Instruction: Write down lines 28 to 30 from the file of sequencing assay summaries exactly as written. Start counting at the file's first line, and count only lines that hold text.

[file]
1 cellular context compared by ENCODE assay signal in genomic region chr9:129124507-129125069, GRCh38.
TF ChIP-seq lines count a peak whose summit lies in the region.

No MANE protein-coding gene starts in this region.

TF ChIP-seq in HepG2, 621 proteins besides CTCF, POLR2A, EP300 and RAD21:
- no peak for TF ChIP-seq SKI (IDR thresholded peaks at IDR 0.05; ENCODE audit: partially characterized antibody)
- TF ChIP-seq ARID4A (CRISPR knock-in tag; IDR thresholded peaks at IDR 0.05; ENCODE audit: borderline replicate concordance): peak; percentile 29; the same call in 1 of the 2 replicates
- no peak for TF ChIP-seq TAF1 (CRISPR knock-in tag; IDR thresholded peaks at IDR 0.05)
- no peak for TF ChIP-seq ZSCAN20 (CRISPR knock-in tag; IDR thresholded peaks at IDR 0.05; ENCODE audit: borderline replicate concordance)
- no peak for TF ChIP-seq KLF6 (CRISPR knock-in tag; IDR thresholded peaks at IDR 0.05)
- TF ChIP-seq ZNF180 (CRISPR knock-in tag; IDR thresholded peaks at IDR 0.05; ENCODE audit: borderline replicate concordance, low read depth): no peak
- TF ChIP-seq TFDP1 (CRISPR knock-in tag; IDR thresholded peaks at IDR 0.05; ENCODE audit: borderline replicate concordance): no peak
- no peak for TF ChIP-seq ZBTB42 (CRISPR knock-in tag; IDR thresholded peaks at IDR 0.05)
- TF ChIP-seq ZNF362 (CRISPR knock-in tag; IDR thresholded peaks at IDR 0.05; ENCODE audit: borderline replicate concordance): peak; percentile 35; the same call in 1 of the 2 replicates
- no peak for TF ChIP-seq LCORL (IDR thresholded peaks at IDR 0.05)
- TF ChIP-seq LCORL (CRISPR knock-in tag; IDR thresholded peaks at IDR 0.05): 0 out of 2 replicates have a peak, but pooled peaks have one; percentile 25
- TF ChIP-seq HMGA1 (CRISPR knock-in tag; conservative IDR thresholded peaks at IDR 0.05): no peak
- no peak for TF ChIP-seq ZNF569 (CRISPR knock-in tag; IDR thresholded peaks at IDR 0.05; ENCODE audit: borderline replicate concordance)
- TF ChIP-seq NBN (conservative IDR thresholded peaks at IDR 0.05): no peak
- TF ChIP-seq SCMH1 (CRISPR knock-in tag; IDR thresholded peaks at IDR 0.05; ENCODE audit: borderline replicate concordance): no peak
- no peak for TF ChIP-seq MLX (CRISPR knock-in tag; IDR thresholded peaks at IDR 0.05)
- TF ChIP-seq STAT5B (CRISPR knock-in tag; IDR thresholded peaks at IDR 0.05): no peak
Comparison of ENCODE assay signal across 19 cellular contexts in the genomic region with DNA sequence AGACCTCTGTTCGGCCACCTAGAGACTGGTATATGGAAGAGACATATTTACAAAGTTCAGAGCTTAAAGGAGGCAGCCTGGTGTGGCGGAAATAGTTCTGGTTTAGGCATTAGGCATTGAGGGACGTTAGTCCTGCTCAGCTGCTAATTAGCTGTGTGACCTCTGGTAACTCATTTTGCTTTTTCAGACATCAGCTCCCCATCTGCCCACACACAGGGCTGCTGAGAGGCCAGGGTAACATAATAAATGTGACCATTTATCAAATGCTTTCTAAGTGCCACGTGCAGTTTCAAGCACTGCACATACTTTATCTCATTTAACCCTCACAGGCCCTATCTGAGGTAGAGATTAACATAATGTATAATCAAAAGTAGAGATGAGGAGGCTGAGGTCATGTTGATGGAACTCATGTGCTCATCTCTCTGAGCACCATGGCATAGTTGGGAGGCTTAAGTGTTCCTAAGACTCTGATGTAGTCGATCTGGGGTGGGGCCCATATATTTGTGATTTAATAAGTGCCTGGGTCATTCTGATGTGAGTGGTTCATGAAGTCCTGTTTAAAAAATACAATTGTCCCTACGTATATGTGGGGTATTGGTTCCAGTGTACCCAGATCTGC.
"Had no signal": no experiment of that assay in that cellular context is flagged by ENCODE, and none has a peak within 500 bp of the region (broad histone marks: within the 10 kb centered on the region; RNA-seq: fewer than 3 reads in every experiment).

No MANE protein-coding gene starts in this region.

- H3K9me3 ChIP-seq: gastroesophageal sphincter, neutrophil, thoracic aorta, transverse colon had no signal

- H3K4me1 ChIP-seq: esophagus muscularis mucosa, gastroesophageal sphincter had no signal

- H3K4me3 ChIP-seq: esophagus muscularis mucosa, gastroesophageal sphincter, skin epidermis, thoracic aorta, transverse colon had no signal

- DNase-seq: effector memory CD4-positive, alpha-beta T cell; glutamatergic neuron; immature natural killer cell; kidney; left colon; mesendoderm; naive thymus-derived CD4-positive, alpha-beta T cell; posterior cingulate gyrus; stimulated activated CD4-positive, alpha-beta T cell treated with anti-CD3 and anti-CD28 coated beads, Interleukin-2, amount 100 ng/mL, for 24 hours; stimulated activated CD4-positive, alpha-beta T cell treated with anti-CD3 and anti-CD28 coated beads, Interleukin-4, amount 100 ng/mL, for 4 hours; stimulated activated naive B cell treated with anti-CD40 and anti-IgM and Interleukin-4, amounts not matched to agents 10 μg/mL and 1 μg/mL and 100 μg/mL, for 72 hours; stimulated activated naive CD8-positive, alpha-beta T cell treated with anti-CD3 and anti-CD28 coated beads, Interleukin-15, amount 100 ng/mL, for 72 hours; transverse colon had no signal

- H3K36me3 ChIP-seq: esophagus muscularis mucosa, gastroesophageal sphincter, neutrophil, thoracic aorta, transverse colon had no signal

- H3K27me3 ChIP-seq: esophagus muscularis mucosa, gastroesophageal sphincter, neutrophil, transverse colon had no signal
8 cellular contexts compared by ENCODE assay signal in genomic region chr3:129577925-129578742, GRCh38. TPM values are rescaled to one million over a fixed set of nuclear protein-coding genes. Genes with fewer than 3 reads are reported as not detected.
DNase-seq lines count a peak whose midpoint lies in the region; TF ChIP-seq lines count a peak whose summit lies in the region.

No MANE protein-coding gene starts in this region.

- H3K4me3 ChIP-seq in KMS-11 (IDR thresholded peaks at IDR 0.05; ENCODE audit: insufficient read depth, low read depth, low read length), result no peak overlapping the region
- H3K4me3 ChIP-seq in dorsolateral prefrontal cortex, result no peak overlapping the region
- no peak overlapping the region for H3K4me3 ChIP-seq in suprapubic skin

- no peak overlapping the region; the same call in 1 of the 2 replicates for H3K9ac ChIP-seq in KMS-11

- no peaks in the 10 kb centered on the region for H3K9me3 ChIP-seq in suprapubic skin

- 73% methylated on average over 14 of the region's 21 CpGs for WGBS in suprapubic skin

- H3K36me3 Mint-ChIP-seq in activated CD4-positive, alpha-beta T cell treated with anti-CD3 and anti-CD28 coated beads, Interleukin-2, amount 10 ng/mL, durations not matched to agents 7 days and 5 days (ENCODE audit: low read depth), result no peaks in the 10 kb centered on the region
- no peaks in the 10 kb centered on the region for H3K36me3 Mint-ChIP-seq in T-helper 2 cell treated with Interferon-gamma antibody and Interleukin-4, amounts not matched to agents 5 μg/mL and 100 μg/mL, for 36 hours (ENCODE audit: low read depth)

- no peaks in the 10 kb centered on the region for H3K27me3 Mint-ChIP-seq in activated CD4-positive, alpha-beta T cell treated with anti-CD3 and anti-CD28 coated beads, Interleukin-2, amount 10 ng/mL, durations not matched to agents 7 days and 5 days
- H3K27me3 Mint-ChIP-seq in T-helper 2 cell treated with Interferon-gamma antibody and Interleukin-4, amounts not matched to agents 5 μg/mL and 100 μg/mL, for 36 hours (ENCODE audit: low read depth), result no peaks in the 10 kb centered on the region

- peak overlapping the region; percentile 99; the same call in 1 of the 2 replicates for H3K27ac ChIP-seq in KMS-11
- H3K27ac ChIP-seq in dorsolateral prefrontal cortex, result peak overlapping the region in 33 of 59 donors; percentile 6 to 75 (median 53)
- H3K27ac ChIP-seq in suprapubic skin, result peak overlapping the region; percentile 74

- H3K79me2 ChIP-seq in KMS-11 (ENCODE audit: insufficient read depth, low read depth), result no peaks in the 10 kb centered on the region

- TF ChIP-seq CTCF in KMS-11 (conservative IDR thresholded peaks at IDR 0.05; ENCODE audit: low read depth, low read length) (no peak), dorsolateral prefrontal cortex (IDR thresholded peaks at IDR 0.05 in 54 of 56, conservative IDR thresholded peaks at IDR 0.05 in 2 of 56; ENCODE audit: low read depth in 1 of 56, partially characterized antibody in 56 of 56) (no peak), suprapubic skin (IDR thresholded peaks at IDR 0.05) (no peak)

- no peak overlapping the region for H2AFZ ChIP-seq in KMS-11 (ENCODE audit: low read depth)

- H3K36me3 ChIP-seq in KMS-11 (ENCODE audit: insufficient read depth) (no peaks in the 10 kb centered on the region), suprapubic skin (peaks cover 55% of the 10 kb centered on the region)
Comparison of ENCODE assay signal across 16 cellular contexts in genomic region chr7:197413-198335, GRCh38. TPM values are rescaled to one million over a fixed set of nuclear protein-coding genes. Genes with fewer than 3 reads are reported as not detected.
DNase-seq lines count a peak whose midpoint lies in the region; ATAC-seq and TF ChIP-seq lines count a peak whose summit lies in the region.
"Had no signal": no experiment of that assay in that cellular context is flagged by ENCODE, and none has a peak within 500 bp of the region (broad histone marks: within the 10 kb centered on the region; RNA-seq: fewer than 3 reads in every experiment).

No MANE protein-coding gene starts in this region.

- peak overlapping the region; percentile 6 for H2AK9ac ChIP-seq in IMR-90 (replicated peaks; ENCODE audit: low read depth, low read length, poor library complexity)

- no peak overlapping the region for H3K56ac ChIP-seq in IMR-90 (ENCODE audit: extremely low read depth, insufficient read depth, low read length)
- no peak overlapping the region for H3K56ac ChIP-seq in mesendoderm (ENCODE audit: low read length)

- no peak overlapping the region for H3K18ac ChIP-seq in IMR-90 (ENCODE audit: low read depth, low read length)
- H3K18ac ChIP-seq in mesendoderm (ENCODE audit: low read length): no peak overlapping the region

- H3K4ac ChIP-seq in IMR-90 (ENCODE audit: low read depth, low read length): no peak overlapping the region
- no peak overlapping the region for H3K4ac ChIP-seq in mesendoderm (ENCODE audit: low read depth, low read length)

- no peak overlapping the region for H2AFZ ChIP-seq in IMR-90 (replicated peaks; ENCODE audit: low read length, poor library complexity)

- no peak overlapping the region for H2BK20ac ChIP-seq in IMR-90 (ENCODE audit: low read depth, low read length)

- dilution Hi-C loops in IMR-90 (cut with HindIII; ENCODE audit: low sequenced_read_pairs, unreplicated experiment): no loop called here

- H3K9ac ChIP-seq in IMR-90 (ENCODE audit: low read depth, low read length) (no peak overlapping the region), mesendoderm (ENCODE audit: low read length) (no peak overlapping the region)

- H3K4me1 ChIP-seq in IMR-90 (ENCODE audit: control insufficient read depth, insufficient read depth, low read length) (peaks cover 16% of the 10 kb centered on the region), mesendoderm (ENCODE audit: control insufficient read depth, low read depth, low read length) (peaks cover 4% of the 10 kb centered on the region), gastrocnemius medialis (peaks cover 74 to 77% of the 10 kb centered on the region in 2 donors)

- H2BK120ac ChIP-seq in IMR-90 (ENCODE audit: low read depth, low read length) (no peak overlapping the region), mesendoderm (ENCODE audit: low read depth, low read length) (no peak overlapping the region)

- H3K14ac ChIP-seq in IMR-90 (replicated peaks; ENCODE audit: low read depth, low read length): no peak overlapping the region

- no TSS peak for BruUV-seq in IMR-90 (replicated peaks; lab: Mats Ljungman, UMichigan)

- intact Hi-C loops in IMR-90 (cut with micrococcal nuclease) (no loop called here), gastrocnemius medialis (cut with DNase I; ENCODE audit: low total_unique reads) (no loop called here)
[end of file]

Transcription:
- DNase-seq: effector memory CD4-positive, alpha-beta T cell; glutamatergic neuron; immature natural killer cell; kidney; left colon; mesendoderm; naive thymus-derived CD4-positive, alpha-beta T cell; posterior cingulate gyrus; stimulated activated CD4-positive, alpha-beta T cell treated with anti-CD3 and anti-CD28 coated beads, Interleukin-2, amount 100 ng/mL, for 24 hours; stimulated activated CD4-positive, alpha-beta T cell treated with anti-CD3 and anti-CD28 coated beads, Interleukin-4, amount 100 ng/mL, for 4 hours; stimulated activated naive B cell treated with anti-CD40 and anti-IgM and Interleukin-4, amounts not matched to agents 10 μg/mL and 1 μg/mL and 100 μg/mL, for 72 hours; stimulated activated naive CD8-positive, alpha-beta T cell treated with anti-CD3 and anti-CD28 coated beads, Interleukin-15, amount 100 ng/mL, for 72 hours; transverse colon had no signal

- H3K36me3 ChIP-seq: esophagus muscularis mucosa, gastroesophageal sphincter, neutrophil, thoracic aorta, transverse colon had no signal

- H3K27me3 ChIP-seq: esophagus muscularis mucosa, gastroesophageal sphincter, neutrophil, transverse colon had no signal